Nice, short, quippy and wholly reliant on someone else’s work to make your point 😉.

Yup, we are now living in Berger’s Utopia. Simulatnious sneering and jeering with proclaimations of truth that the rest of society recognise as lie. The contradictions are being accelerated. Plus, they don’t make stepladders that tall 😂😂😂

Glen
Glen
1 month ago

Perhaps the museum should have a ‘rouges gallery’ for such people.
There’s quite a few characters from our past deserving a place.

History has to be taught warts and all, otherwise we end up with the Disney version.

Phil
Phil
1 month ago
Reply to  Glen

…there’s quite a few from our present deserving a place, too!

David
David
1 month ago

Will museums remove portraits etc. of the Monarchy. Google “monarchy slave trade” to find out more.

Andrew
Andrew
1 month ago

Welsh history has already been air brushed and deleted. If one could find school history text books that were in use up until the 1920s in Wales , then a very different version of history was widely accepted that is very different to today’s version. Much of this was due to a hugely unpopular Hanoverian dynasty who had no legitimate claim to the throne, wanting to keep their heads when those on the continent were losing their’s. People like Bishop Stubbs then championed a Germanic master race ideology, whilst labelling the Welsh as lesser breeds. An Anglocentric version of history… Read more »

Wolf
Wolf
1 month ago

There are no flawless people in the world and that includes the suggested alternatives. The answer is not to censor history but to teach the good, bad and the ugly or Welsh and British history between the 16th and 19th centuries will be erased from the history books because it doesn’t fit in with some people’s political agenda. What next: Welsh medieval history won’t be taught because it’s not multicultural enough? We need to admit that people of every colour and creed have committed oppression, injustice and cruelty instead of putting some up on the proverbial pedestal.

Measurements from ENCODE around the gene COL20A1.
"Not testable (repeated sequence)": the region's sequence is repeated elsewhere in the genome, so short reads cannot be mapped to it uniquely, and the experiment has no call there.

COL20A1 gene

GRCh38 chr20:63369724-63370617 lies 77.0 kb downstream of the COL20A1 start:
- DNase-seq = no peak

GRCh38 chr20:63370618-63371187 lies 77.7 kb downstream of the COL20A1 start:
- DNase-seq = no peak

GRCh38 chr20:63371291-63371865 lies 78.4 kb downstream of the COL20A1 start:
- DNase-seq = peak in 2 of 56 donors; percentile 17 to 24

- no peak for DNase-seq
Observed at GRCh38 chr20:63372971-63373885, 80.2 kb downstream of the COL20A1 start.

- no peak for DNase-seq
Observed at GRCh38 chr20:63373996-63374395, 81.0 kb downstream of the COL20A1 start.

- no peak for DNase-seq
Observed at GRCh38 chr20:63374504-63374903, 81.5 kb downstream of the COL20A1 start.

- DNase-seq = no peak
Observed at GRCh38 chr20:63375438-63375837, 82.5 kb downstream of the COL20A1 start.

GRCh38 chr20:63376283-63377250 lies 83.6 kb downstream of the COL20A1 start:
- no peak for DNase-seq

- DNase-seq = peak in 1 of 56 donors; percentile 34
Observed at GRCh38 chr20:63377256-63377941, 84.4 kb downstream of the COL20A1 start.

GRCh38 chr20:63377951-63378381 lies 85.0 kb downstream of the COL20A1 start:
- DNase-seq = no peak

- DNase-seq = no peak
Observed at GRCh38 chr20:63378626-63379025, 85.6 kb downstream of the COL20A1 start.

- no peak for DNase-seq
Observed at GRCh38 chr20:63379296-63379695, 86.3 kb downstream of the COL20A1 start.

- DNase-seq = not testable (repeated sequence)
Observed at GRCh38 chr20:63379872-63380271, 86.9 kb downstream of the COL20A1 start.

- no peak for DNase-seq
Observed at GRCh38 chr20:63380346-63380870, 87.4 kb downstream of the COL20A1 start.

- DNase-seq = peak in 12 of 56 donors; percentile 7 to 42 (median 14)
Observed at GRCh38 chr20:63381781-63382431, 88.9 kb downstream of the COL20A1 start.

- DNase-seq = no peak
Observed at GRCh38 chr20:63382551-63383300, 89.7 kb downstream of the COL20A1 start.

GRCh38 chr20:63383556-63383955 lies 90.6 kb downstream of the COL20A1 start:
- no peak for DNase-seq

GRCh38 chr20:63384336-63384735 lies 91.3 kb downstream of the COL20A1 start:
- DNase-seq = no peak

Richard
Richard
1 month ago

Just where do we stop if this nonsense continues. Huw Edwards has a point.

We could knock ✊🏼 down all Edward Ist Castles or perhaps the homes of the Coal Barons or indeed rip up the ‘ BlueBooks 📖 ‘ that ridiculed our language ?

History is for reinterpretation of course – but not censoring – or excusing.

Judge not – lest we be judged by our children’s children for allowing cruelty to animals , abuse of children and destroying our environment!

HywelE3
HywelE3
1 month ago

The question is, who in the Museum’s management is driving this, and what is their agenda?
It looks suspiciously like the agenda to accentuate bame history in education in Cymru whilst not allowing a greater emphasis on our own Cymraeg history which is what most of us would like to see..

CJPh
CJPh
1 month ago
Reply to  HywelE3

Sori Hywel but BAME history in Wales is Cymraeg history in my book. It’s the reasons for this move and not the move itself we should oppose. I’d love to see more BAME history taught in schools, but mandating anything, especially in the way it is currently being done in the cultural sphere is nuts. Loads of important and relevant aspects of BAME history in Wales that can be covered – the recent BLM marches is not one of them, I’m afraid. Yet, it adorns the newest text book being touted for kids to learn Welsh history. In a sociology… Read more »

CJPh
CJPh
1 month ago
Reply to  CJPh

Autocorrected to ‘dim o gwbl’ – I meant ‘dim eto’

j humphrys
j humphrys
1 month ago

Put all this to a vote by the people of Cymru!

Last edited 1 month ago by j humphrys
Barry Pandy
Barry Pandy
1 month ago

I’m sick to death about people whining about history being ‘re-written’ or ‘airbrushed’. Let me spell it out for you. The former communist countries of central and eastern Europe don’t want to forget, rewrite or airbrush their experience of communism. Does that mean that all of the statues of Karl Marx, Lenin etc. should stay in place? Of course not. And likewise with Germany. Did the removal of the Swastikas and all of the other Nazi paraphernalia in 1945 mean that the Allies were airbrushing history? Of course not. The Germans don’t want to forget the Nazis but that doesn’t… Read more »

Observer
Observer
1 month ago
Reply to  Barry Pandy

It was, like most portraits, commissioned to celebrate him. However, as with all things, after a generation or two the subject’s original achievements are forgotten. That doesn’t mean that they should be removed. That’s history. Get over it.